The truth of sin, of the ways that we deny God as Lord, looks different for each of us, as we are tempted in ways to play on our weaknesses. The antidotes look different. Like in Mary Poppins’ medicine bottle, when each spoonful tastes like something wonderful to each person — the actions, or practices, or habits that excise sin from each of our hearts looks different on the outside. Truth may look different on the outside, but that’s only to a casual observer.

The truth is that each of us sins and falls short of the glory of God. The truth is that the medicine for us all is the body and blood of Christ, the forgiveness God offers through the love of his Son, and the new chance God gives through eternal life.

I’m not going to tell you to give up chocolate, or to circumscribe boundaries around your social media use. I’m not going to tell you to eat fish on Fridays or to fast from television. I am going to urge you, as I urge myself, to ask God to show me the truth of myself in these next weeks. To try to notice the things I use to block God out, to numb myself to the truth, and instead to let the truth in.

The freedom of truth is the greatest gift that God gives us. It is the truth that sets us free, it is the truth that makes us whole. Followers of Jesus are a people who commit to being humble in the face of truth, to letting the truth of Jesus Christ as Lord change the whole way of our lives.

As our forebears did in the story from Deuteronomy this morning, we are called, especially in this season of truth, this season of acknowledging God as our Lord, to take the step of laying out in front of God the things we’re tempted to find security in, the things we want to hold on to in case something goes wrong in our lives. To put it another way, as the Israelites are called to give their first-fruits to God, we are called to give to God any competing source of security and truth. Any other thing that we might seek for our identity, our sense of self-worth, our vision of who we are in the world. God has enough truth to cover every bit of each one of us. God has enough truth and enough love, God is king-enough for every part of all of our lives.

So we’re called lay down on the altar anything that might try to compete with God as ruler and love of our hearts.

But even more messy, we’re not called to just relinquish, or abandon those things on the altar, not just throw them at the feet of God and walk away. Because what do we do every time we gather together? We bring up our offerings — not just the offering plates, but the very bread and wine that becomes Christ’s body and blood — those offerings are blessed by God through the hands of the priest on God’s own altar, and then what happens to them? What happens to that bread and wine, and what happens to the money in the alms basins?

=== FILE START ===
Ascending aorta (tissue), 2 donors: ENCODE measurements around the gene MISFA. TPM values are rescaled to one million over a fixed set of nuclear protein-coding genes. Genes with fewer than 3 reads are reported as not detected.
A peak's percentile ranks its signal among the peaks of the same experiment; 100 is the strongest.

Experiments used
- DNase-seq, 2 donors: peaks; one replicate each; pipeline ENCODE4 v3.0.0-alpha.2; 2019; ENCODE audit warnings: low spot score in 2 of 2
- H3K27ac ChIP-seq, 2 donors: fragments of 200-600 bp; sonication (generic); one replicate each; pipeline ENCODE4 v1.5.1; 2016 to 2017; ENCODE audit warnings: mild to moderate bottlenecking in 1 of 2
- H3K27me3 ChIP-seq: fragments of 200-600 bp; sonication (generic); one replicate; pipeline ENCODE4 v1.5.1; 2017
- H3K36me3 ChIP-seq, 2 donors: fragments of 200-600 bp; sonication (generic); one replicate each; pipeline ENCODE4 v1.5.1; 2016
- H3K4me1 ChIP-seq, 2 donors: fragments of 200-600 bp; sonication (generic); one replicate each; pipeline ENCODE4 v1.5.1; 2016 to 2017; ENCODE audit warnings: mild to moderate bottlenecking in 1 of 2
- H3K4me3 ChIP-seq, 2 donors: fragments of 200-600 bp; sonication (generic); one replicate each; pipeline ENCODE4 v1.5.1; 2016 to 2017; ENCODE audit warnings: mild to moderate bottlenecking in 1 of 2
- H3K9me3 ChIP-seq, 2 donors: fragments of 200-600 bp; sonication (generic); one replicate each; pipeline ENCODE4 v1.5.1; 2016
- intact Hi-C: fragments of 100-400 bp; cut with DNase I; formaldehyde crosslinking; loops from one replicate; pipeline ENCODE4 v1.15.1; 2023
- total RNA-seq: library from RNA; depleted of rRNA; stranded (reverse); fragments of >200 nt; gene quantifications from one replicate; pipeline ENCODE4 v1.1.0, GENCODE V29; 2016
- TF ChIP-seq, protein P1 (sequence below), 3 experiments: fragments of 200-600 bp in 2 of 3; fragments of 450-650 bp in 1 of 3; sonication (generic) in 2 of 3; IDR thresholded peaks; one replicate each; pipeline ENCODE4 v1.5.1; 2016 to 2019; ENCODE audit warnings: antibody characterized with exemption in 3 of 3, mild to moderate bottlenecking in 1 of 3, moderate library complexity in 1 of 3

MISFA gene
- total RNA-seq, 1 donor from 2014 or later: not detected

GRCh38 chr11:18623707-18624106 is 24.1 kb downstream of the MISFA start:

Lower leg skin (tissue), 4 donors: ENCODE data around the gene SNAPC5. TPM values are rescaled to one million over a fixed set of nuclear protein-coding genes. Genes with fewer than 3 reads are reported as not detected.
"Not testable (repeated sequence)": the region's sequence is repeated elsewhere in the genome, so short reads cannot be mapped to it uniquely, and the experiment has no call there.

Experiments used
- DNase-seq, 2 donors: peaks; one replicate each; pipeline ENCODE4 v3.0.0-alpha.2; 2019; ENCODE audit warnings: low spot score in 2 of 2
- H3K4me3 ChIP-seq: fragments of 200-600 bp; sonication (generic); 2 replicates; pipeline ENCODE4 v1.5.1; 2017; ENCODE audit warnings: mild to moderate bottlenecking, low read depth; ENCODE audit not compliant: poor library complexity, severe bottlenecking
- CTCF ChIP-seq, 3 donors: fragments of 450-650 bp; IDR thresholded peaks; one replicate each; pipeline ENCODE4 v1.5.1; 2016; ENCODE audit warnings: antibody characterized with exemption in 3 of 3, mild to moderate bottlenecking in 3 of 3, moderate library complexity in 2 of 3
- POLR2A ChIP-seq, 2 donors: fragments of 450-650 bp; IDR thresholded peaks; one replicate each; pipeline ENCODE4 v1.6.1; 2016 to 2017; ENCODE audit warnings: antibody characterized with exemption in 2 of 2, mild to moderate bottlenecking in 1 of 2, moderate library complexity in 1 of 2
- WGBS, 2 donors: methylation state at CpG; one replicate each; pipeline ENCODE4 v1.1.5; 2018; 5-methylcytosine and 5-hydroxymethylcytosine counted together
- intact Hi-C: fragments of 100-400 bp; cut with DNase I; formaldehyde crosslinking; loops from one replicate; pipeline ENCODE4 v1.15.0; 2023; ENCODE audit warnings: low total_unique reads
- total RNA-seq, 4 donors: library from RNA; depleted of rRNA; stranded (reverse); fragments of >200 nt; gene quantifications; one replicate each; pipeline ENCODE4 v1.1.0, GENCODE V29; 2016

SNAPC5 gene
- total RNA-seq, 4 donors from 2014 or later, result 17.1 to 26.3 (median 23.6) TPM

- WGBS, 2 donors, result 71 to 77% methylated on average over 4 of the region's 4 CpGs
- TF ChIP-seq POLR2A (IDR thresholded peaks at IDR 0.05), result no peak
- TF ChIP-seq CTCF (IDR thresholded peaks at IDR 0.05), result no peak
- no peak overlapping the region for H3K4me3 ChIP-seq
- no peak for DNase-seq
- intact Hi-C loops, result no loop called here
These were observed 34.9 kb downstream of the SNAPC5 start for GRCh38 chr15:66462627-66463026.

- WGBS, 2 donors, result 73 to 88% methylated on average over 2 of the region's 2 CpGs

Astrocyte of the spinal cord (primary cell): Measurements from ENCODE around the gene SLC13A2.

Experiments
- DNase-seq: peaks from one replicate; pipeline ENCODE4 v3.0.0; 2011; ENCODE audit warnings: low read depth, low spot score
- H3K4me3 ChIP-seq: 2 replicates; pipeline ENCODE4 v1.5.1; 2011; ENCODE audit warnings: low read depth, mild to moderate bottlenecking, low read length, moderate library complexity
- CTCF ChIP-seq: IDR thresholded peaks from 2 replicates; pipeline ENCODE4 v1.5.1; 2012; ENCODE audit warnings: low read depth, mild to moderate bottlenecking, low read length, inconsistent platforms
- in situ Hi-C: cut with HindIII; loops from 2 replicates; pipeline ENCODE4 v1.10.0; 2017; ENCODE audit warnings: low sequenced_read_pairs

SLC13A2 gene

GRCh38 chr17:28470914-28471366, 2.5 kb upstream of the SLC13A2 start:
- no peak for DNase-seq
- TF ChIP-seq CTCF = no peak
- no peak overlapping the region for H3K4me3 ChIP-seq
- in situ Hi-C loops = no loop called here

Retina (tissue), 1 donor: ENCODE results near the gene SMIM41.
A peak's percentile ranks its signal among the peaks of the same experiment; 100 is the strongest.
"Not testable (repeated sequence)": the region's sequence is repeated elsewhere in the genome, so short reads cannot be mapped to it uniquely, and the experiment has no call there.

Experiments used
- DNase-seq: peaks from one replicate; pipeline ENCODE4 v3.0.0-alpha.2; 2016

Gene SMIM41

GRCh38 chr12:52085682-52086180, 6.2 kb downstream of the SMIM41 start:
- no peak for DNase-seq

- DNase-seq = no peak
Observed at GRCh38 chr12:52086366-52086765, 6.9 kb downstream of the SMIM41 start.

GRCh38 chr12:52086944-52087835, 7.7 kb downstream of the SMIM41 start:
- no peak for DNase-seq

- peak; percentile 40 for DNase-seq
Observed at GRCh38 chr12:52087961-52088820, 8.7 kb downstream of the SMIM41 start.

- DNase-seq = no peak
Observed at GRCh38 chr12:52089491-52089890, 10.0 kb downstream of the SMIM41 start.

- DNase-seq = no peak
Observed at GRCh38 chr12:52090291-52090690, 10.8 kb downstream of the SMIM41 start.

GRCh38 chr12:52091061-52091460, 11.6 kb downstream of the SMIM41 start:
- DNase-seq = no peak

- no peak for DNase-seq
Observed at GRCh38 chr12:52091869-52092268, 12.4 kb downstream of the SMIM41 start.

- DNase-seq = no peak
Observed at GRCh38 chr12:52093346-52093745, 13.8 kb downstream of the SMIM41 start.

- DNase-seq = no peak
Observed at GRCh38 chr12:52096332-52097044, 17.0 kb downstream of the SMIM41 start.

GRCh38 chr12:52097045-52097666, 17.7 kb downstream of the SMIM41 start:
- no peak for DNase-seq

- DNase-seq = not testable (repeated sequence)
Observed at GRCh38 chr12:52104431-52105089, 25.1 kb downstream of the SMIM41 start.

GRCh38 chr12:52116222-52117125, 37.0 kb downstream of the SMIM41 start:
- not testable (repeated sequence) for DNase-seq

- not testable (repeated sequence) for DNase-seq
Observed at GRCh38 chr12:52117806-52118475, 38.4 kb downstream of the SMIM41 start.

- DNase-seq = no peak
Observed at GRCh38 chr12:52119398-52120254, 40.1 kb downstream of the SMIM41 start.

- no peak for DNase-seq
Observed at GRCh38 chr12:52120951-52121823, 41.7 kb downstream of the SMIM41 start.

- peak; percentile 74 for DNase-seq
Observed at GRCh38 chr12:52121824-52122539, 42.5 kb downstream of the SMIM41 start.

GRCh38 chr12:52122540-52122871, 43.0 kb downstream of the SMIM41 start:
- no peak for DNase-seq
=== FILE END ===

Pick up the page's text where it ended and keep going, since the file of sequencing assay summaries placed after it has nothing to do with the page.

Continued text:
It goes back into the world, it goes back into the midst of the people. The less-than truths, the stumbling blocks, the false identities, these are transformed by God, they are put under God’s truth, and they are made back into something good, again. So the real burden, the real test of Lent, is not whether you can be strong enough to stay away from chocolate for a whole 46 days. The real burden, the real test of Lent, the real moment of truth, is not to banish all the extras from our lives, but to live the truth of Jesus as Lord above any other truth.

Fr. Jordan mentioned one of our favorite preachers, Sam Wells, in his Ash Wednesday sermon, and I’m gonna go and mention him again. I watched a conversation he had last week with some other preachers; they were asked whether Christians could, ethically, have nice things. He related a story of an inheritance that his wife received, and how they chose to use this unexpected chunk of money. They could have written a very large check to a charity and been done with it, but they realized that this would have been to squander the gift they’d been given, it would have been a way to pass the buck, to put the responsibility and the burden of good-use on somebody else.

So instead, they used the money to buy a huge, dilapidated house, to fix it up to its former glory, and then to use that space to bring the university and the city together. Over the five years they lived there, it became known, both by homeless people in the neighborhood and students alike, as a place of warmth and refuge, somewhere that you would be seen for yourself alone, a place where you could face the truth. Indeed, my call to ministry happened in the kitchen of that home, and our rehearsal dinner was held on its porch.

Yes, writing a huge check would have been a good thing to do, too, but the Wells family chose a more complicated, involved, and truth-ful way, to take on the burden of using their gift well, of sharing it in a continually-transforming way. To offer the money on the altar of God, and then to put it to use for the sake of God’s kingdom.